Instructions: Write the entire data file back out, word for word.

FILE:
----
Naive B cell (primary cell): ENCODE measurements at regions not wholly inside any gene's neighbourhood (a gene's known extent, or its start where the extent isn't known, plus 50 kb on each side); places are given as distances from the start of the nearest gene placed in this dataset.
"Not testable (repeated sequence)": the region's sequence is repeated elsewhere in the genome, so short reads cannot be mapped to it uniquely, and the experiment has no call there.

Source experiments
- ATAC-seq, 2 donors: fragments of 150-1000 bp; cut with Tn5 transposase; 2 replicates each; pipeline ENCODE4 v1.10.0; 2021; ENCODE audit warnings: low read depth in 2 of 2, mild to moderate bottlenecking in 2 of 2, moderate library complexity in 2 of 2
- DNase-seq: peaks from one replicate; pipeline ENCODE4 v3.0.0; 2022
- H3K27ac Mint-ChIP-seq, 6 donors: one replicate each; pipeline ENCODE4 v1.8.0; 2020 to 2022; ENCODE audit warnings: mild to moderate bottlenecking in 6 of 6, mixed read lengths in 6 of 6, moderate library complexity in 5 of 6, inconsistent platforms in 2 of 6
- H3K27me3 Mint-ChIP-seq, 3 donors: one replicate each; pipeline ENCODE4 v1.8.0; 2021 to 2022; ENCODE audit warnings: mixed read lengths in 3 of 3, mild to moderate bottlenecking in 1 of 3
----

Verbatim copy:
Naive B cell (primary cell): ENCODE measurements at regions not wholly inside any gene's neighbourhood (a gene's known extent, or its start where the extent isn't known, plus 50 kb on each side); places are given as distances from the start of the nearest gene placed in this dataset.
"Not testable (repeated sequence)": the region's sequence is repeated elsewhere in the genome, so short reads cannot be mapped to it uniquely, and the experiment has no call there.

Source experiments
- ATAC-seq, 2 donors: fragments of 150-1000 bp; cut with Tn5 transposase; 2 replicates each; pipeline ENCODE4 v1.10.0; 2021; ENCODE audit warnings: low read depth in 2 of 2, mild to moderate bottlenecking in 2 of 2, moderate library complexity in 2 of 2
- DNase-seq: peaks from one replicate; pipeline ENCODE4 v3.0.0; 2022
- H3K27ac Mint-ChIP-seq, 6 donors: one replicate each; pipeline ENCODE4 v1.8.0; 2020 to 2022; ENCODE audit warnings: mild to moderate bottlenecking in 6 of 6, mixed read lengths in 6 of 6, moderate library complexity in 5 of 6, inconsistent platforms in 2 of 6
- H3K27me3 Mint-ChIP-seq, 3 donors: one replicate each; pipeline ENCODE4 v1.8.0; 2021 to 2022; ENCODE audit warnings: mixed read lengths in 3 of 3, mild to moderate bottlenecking in 1 of 3